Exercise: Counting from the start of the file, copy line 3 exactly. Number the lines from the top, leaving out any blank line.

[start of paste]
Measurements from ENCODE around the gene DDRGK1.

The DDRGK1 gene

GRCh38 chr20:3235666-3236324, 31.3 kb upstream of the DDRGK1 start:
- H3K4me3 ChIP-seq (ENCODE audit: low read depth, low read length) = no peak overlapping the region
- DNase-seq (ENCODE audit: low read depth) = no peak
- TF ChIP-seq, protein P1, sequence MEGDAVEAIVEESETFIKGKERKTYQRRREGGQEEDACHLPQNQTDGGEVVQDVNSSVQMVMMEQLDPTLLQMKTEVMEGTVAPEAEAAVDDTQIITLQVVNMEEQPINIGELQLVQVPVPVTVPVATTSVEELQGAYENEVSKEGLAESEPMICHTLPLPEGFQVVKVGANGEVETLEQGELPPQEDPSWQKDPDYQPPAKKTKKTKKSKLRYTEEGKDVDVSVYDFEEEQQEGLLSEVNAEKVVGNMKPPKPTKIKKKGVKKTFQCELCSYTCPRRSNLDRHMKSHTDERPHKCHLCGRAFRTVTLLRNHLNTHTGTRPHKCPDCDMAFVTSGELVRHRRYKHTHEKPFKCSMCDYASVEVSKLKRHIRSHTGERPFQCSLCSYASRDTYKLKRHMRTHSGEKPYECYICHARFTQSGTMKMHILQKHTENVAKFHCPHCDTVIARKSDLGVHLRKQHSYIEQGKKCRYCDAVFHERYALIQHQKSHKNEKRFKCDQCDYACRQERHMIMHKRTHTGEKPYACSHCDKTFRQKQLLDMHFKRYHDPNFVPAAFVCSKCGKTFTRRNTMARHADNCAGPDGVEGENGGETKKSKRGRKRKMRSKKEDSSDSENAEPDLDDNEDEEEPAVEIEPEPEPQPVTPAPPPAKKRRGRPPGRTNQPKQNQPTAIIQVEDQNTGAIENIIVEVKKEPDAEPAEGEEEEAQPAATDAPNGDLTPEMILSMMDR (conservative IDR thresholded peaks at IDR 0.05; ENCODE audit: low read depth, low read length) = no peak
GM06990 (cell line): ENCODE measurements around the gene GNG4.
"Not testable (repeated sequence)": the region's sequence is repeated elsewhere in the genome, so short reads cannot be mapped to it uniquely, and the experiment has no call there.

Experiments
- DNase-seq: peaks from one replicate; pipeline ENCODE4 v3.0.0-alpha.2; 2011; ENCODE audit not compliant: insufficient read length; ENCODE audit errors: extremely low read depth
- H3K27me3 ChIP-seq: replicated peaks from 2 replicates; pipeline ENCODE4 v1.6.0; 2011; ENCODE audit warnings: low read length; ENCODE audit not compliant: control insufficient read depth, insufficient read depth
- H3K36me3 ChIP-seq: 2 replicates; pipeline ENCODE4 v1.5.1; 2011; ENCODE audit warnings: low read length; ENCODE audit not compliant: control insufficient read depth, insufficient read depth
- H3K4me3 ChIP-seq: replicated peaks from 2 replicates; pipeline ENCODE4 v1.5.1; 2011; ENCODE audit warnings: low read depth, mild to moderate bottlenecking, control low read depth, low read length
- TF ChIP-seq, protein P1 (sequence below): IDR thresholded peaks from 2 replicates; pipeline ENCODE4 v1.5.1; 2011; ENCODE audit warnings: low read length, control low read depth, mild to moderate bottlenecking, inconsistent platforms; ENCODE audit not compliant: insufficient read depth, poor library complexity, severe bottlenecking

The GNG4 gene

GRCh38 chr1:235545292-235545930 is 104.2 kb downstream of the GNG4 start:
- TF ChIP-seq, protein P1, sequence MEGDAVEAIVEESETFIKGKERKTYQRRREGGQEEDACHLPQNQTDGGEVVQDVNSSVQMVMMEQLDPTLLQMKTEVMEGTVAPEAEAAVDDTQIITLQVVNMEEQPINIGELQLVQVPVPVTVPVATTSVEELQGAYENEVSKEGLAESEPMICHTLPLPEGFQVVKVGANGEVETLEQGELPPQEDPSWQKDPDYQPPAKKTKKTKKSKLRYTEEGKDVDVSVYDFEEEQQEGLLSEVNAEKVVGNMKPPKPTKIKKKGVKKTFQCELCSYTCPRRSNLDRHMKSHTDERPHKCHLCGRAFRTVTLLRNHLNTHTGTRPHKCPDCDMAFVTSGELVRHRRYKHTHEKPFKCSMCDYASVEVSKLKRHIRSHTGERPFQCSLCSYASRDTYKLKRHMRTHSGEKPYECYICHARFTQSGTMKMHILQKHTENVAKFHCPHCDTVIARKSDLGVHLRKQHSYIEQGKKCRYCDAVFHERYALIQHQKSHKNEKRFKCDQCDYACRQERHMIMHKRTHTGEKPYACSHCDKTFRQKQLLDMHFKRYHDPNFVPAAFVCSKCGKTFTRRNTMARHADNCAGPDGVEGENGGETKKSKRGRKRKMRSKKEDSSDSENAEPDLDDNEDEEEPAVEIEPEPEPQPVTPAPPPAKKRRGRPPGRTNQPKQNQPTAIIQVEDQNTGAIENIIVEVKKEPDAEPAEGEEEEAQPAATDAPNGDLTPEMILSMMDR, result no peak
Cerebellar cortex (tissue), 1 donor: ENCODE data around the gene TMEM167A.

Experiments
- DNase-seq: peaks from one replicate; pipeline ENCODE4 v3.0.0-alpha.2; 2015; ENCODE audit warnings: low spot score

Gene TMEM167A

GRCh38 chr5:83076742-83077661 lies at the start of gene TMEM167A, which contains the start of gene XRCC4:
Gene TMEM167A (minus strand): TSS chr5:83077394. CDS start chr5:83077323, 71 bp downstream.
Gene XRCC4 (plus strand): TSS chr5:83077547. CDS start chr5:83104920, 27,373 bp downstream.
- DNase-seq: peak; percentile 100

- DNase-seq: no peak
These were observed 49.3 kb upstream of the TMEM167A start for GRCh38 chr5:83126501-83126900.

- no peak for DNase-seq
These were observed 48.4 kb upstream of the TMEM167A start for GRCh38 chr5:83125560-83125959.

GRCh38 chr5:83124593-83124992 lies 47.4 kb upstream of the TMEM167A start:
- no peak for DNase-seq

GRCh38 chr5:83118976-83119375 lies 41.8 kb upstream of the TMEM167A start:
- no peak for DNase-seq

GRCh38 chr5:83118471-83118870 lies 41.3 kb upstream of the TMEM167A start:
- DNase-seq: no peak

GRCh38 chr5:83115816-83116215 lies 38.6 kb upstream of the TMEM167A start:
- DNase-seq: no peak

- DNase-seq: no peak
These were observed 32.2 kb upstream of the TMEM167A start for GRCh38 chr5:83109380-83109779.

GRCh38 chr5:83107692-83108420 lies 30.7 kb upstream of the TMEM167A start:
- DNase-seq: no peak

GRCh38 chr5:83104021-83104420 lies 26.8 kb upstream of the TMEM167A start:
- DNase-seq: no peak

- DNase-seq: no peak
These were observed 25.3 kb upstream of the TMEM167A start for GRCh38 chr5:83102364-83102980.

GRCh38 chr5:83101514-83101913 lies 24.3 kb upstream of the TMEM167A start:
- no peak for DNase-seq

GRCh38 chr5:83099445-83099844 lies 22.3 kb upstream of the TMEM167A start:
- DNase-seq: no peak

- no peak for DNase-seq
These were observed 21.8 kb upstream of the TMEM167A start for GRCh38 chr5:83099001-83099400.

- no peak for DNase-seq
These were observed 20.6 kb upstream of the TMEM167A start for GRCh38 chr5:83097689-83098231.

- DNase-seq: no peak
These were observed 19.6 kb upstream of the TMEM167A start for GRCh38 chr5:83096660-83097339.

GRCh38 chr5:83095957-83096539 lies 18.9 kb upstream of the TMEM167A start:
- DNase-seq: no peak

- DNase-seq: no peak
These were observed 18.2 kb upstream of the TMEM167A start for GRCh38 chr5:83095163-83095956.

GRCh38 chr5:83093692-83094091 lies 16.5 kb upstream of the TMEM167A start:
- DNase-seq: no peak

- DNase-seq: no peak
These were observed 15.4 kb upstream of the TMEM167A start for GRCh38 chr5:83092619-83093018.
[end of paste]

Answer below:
GRCh38 chr20:3235666-3236324, 31.3 kb upstream of the DDRGK1 start: